President Luiz Inácio Lula da Silva and President Barack Obama met in the Oval Office on Saturday morning.
The White House said Larry Summers, head of the White House's National Economic Council, General Jim Jones, head of the National Security Council (NSC), Deputy Secretary of State Jim Steinberg and Dan Restrepo, the NSC’s director for Western Hemisphere affairs attended the meeting. Among those attending on the Brazilian side, Minister of Foreign Affairs Celso Amorim, Chief of Staff Dilma Rouseff and Finance Minister Guido Mantega.
On the menu: the upcoming G-20 summit, the Summit of the Americas, the global financial crisis, biofuels and, privately, the custody case of David Goldman.
A 34-minute photo-op, including a brief Q&A, with the two presidents followed the meeting.
Obama called the discussion a "wonderful meeting of the minds" and praised the "progressive, forward-looking leadership" of Lula da Silva. At the top of the presser, Lula said he has prayed for Obama more than he has prayed for himself lately. "Because with just 40 days in office—to suffer and to face such a terrible crisis the U.S. is facing today, I don't want to be in his position," Lula said through a translator. Quick on the uptake, Obama said: "You sound like you’ve been talking to my wife."
Both leaders were very focused on the global economic crisis, though Lula—who wants Brazil to have a greater voice on the international stage—sounded most upbeat and constructive.
"On April 2 in London, the main leaders of the world will gather, and we cannot afford going to such a meeting just to discuss whom we should put the blame on. We have to sit in the roundtable and find a resolution to the crisis…We have to have a special credit supply for the poorest countries and the developed countries," the charismatic former labor union leader said.
Lula also called for improving international trade, warning against protectionist measures: "[P]rotectionism now, in my opinion, would aggravate the economic crisis if we stop tapping the water in international trade. It's like taking out a fish out of water…and then you'll lack water."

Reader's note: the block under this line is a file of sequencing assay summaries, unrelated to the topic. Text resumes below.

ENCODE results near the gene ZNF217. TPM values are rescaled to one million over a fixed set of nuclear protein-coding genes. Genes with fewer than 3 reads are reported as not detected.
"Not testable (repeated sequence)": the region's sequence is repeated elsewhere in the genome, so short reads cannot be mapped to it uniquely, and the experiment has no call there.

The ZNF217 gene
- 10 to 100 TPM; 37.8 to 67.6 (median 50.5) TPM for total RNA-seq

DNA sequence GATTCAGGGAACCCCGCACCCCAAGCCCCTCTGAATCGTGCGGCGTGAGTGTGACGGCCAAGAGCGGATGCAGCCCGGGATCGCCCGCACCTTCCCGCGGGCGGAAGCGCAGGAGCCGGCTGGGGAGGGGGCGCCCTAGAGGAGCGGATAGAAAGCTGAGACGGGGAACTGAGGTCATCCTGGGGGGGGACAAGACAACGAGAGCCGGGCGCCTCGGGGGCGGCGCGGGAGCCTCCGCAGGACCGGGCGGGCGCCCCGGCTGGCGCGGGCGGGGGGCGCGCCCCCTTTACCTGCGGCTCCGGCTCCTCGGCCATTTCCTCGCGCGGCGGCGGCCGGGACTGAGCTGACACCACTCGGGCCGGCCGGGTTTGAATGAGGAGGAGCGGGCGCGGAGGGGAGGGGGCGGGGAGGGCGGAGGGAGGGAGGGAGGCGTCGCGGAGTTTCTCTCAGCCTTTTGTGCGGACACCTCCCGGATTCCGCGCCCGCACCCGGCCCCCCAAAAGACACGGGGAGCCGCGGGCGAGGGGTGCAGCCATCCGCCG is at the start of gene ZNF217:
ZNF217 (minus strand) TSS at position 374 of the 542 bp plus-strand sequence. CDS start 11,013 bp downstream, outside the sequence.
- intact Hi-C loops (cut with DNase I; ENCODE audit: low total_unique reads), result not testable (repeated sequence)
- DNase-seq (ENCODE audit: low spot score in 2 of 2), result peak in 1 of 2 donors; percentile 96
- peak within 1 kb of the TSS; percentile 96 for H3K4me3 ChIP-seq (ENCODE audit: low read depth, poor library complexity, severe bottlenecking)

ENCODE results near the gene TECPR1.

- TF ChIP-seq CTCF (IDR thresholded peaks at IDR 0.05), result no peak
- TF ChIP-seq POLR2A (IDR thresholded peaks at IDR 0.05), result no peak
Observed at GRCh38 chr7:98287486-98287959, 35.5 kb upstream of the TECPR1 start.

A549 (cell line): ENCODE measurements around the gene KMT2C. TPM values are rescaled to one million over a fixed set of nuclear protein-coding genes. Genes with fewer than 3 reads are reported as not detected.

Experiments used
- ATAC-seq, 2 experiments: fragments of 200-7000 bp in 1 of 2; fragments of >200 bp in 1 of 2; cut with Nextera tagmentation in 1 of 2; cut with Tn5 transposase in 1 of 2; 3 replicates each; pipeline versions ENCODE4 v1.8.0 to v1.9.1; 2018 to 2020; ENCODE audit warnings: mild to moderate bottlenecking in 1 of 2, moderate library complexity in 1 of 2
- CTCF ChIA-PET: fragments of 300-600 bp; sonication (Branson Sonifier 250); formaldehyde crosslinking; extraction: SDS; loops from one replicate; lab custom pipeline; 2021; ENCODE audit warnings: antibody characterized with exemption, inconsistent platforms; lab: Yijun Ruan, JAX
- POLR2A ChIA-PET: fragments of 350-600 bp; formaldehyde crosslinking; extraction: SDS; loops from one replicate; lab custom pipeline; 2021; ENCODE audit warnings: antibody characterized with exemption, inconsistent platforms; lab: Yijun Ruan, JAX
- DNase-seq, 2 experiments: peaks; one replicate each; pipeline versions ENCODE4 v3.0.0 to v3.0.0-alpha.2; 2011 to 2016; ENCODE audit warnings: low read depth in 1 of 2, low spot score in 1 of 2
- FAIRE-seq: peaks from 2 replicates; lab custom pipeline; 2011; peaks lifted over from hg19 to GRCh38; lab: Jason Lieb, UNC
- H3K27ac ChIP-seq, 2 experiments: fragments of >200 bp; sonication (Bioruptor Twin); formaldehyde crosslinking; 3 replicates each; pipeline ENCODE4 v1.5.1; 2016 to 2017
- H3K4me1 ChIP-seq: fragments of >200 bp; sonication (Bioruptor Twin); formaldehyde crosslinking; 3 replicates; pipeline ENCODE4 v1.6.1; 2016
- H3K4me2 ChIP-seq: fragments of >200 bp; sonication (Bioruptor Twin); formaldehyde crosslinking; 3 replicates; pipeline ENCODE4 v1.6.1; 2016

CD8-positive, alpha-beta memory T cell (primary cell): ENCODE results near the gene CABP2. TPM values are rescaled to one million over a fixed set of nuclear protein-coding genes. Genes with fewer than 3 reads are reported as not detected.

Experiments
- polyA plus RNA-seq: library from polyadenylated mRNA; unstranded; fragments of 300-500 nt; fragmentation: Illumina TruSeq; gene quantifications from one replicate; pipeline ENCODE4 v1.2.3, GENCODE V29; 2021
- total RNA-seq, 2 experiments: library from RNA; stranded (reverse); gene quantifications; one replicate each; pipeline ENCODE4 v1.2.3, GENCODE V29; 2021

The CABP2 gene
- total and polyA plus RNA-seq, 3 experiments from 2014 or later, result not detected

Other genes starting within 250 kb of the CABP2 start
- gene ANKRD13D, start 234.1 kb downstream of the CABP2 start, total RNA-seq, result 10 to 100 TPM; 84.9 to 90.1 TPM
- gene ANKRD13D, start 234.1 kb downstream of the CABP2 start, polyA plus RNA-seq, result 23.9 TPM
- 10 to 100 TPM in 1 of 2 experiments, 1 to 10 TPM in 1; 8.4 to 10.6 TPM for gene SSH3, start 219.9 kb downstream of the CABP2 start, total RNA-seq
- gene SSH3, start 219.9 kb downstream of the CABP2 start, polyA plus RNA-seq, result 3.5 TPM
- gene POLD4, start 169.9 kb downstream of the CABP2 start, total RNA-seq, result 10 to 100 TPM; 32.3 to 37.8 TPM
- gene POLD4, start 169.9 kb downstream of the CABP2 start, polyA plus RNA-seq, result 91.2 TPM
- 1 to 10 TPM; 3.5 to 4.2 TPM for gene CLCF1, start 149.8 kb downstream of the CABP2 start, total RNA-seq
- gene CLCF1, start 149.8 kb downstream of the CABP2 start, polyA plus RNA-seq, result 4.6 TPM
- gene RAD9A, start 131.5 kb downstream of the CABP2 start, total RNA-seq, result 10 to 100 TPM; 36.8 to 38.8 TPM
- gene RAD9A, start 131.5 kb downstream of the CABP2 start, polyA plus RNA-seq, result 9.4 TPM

A Brazilian reporter asked Obama about U.S. duties on Brazilian biofuels. Obama acknowledged that the issue had been a source of tension between the two countries. He said over time the debate would get resolved, but not overnight. Lula agreed: "I never expect an immediate answer. This is a process. As time goes by, Brazil is proving that biofuel is an extraordinary alternative…And slowly, other countries will join the biofuel effort."
Prior to this "meeting of the minds," Lula—who became the first Latin American leader to meet with Obama in the White House—said he wanted to convince Obama to become more of a partner of Latin America, and focus more on development and aid.
"We are a democratic and pacific (peaceful) continent and the U.S. should look at us with a more development minded attitude and not only think about drug trafficking and organized crime," he told Brazzil Magazine on March 11.
Brazil also appears to be taking a leadership role vis-à-vis U.S. relations with other countries in the hemisphere. Lula said he would urge the U.S. to begin talks with Venezuela’s loquacious leader, Hugo Chávez, in which Brazil would act as a mediator, and to drop its embargo on Cuba.
Indeed, there are high hopes—and expectations—for strengthening relations between Brazil and the U.S.—in part because of the similarities between the two leaders.
Foreign Minister Celso Amorim told the BBC: "[I]t is not an insignificant factor that someone with [Obama’s] background gets elected, in the same way it was not an insignificant factor that someone with Lula's background got elected in Brazil. So I think he is prepared to have a better understanding of the needs of the region, of the kind of dialogue that you have to have with people that don't think necessarily the same things as you think, but still want to come to an agreement. I think Lula and Obama will have a lot in common in that respect."
Yet, there were some diplomatic hiccups—or slights?—in preparation for the meeting.
Frst, the meeting was originally scheduled for March 17, but was rescheduled because of the St. Patrick’s holiday. Now, St. Paddy’s day is on the calendar every year, it’s not like it’s a surprise. Apparently, a scheduling glitch. Nothing more to read into, and it probably speaks more about the understaffing at the White House, said one observer close to the parties.
Second, when the White House announced the rescheduled meet and greet, they misspelled Lula’s name—putting Lula in quotes and spelled his first name as "Luis" and last name as "Ignacio." Sorry guys, no "s" or "g" in the Brazilian’s name. Nothing more to read into, and it probably speaks more about the understaffing at the White House, said one observer close to the parties.
On Saturday, Obama said he was looking forward to visiting Brazil, but no date had been set for a trip. Obama even cracked a joke when asked if he also planned to visit the Amazon: "I would love a trip to the Amazon. I suspect that the Republican Party here would love to see me travel through the Amazon and maybe get lost."
There’s been some speculation that he might stop in Brazil immediately before or immediately after the Summit of the Americas.
But there’s also word going around that the President may go to Mexico before the Summit, following Secretary of State Hillary Clinton’s trip there on March 25 and 26.
But, on Saturday—as Obama escorted Silva to his waiting limousine just outside the Oval Office—Obama said: "I'll see you in London."